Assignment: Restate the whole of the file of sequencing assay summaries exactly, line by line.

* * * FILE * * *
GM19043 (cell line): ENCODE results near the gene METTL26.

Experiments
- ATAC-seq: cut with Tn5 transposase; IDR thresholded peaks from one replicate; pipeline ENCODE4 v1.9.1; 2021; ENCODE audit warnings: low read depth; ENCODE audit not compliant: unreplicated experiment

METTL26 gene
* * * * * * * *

GM19043 (cell line): ENCODE results near the gene METTL26.

Experiments
- ATAC-seq: cut with Tn5 transposase; IDR thresholded peaks from one replicate; pipeline ENCODE4 v1.9.1; 2021; ENCODE audit warnings: low read depth; ENCODE audit not compliant: unreplicated experiment

METTL26 gene